Tuesdays with Tony: The 1975 Furman Game Was Joe Sumrall’s Day to Shine


EDITOR’S NOTE:  Col. Tony Lackey ’61 has been around Citadel Athletics since the mid-1950s and provides a weekly blog on some of the sports highlights that he recalls.

By Col. Tony Lackey ‘61

As told to Andy Solomon

It was November 15, 1975, when rival Furman invaded Johnson Hagood Stadium for our Homecoming game.  The Paladins were faring pretty well during that season while the Bulldogs were struggling with a 5-4 record, trying to secure the first winning record in three years.

We were coming off a tough 7-0 loss at Richmond the previous week, and the training room was filled with injured players.  Included on that lengthy list of hurt Bulldogs who were unable to play in the Furman game were our top two quarterbacks, Gene Dotson and Rodney Lanning.

Our third-string quarterback was Joe Sumrall, a likeable guy from Warner Robins, Ga.  Joe hadn’t seen much on-field action except for running the scout team’s offense, but was inserted for the Furman game.

As the football team TAC Officer then, I recall that we had a lot of great kids on that squad that included the likes of Brian Ruff, David Sollazzo, Ron Shelley, Chip Seignious and Ralph Ferguson, to make a few.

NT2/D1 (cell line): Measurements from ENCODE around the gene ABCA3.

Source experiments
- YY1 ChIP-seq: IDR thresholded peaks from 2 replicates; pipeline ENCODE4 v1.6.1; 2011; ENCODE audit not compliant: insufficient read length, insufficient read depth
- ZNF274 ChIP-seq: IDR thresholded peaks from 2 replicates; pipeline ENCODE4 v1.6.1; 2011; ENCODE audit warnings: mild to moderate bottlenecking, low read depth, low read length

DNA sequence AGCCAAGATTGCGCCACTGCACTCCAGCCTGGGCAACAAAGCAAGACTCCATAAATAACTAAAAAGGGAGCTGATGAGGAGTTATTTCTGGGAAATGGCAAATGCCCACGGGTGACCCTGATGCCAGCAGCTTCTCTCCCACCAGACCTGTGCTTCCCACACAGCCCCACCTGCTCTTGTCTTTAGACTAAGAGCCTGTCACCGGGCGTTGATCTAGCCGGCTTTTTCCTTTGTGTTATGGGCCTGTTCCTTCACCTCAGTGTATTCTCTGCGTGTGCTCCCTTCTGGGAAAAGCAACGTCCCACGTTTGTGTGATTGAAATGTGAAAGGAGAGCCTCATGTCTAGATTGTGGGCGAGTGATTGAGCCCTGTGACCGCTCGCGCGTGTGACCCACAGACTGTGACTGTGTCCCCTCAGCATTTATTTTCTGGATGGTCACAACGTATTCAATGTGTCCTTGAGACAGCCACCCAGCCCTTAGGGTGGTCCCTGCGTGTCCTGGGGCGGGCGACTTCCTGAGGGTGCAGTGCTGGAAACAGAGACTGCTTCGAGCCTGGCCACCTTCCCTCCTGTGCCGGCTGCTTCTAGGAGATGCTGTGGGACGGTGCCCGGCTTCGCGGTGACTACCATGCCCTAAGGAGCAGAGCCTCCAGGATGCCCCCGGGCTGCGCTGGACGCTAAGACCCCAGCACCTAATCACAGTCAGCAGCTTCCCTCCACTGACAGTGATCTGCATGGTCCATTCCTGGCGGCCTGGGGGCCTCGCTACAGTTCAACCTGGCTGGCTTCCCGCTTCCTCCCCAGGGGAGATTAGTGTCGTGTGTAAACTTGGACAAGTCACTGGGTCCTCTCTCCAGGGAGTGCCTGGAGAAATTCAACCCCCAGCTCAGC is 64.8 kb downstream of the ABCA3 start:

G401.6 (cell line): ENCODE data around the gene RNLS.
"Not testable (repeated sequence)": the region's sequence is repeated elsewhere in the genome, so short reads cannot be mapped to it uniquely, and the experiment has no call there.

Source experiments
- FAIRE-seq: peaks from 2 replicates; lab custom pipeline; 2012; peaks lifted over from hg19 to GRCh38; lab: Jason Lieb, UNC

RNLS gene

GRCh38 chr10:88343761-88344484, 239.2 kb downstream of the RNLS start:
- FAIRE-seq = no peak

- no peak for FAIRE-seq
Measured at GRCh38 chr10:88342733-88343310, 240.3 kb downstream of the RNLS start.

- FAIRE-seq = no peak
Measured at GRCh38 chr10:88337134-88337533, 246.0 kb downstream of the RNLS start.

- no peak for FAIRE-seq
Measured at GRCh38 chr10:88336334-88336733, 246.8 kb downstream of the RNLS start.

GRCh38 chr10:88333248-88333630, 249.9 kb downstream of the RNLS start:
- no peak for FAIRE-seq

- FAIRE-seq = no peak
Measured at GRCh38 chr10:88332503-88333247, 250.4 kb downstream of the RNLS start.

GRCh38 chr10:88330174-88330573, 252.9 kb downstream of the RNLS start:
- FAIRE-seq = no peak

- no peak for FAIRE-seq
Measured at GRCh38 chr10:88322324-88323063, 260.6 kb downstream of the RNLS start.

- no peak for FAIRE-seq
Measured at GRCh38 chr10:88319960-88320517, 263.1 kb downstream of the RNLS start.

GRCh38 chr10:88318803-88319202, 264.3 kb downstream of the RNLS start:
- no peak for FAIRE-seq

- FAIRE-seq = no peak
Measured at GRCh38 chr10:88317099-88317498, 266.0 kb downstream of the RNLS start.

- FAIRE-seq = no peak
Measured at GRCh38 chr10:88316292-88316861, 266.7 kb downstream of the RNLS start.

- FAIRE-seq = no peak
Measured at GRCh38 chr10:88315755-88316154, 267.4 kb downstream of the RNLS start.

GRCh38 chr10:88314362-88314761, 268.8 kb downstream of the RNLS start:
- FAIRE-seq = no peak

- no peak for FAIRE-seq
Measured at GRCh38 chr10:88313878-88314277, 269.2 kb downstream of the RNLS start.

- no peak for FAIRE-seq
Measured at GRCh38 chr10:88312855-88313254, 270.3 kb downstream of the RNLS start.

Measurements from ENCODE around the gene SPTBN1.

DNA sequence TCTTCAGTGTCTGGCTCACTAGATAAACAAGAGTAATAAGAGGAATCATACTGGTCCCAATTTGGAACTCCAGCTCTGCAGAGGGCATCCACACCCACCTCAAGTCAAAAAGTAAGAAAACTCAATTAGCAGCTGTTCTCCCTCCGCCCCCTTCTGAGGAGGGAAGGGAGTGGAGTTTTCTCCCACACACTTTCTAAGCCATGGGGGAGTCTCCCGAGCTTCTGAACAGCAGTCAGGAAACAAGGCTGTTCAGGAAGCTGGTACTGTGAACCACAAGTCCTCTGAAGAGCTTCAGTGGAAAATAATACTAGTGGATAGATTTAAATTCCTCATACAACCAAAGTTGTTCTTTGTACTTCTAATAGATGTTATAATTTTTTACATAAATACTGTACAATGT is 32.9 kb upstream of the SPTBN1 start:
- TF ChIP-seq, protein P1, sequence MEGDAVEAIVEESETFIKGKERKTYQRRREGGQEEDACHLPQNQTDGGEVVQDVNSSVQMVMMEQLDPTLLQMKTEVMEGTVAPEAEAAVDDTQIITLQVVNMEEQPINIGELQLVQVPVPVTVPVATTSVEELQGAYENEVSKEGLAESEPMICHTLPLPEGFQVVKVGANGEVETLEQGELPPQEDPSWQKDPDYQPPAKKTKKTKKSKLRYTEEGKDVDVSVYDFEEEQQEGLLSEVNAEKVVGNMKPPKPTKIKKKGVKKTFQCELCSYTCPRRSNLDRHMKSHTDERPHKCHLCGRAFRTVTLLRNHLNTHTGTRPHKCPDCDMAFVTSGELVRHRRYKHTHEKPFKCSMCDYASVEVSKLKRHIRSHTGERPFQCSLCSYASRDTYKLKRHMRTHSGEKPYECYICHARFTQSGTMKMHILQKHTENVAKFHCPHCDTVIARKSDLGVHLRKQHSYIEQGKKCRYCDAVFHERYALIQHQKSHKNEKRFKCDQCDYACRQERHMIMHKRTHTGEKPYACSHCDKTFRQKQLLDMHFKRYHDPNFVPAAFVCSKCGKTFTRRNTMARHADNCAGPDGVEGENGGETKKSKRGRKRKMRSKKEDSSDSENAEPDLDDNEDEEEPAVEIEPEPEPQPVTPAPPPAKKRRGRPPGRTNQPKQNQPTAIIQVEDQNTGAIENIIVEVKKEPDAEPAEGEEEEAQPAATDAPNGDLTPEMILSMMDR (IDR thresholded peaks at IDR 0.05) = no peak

Brian Ruff

Brian Ruff

Our two running backs that game were underclassmen Alvin Perkins of Washington, DC and Peter Bistrain of East Hampton, NY.

There was a great crowd (17,345 was the attendance) and atmosphere for this game.  Clearly, it was a close contest throughout, but I remember that Perkins, who came from a military family and who later became a full colonel in the US Army, broke loose for a 50 or 60-yard touchdown run to seal the victory.

Our defense played very well that day.  Our defense that had the likes of Sollazzo on the defensive line and Ruff – truly an All-American in every sense of the word – at linebacker, our defense made play after play and we upset our rivals, 13-9.

The win assured us of a winning season, which was Coach Bobby Ross’s first in three tries at The Citadel.  But what I remember most about this contest was that Sumrall played the game of his life and that Perkins had a memorable day.

Of course, the upset victory was against rival Furman and on Homecoming, so the celebration afterwards was a great one.

As a side note, the Cadets’ annual raid on the Furman campus by the infamous “Furman Raiders” resulted in the obligatory 120 tours per “raider.”



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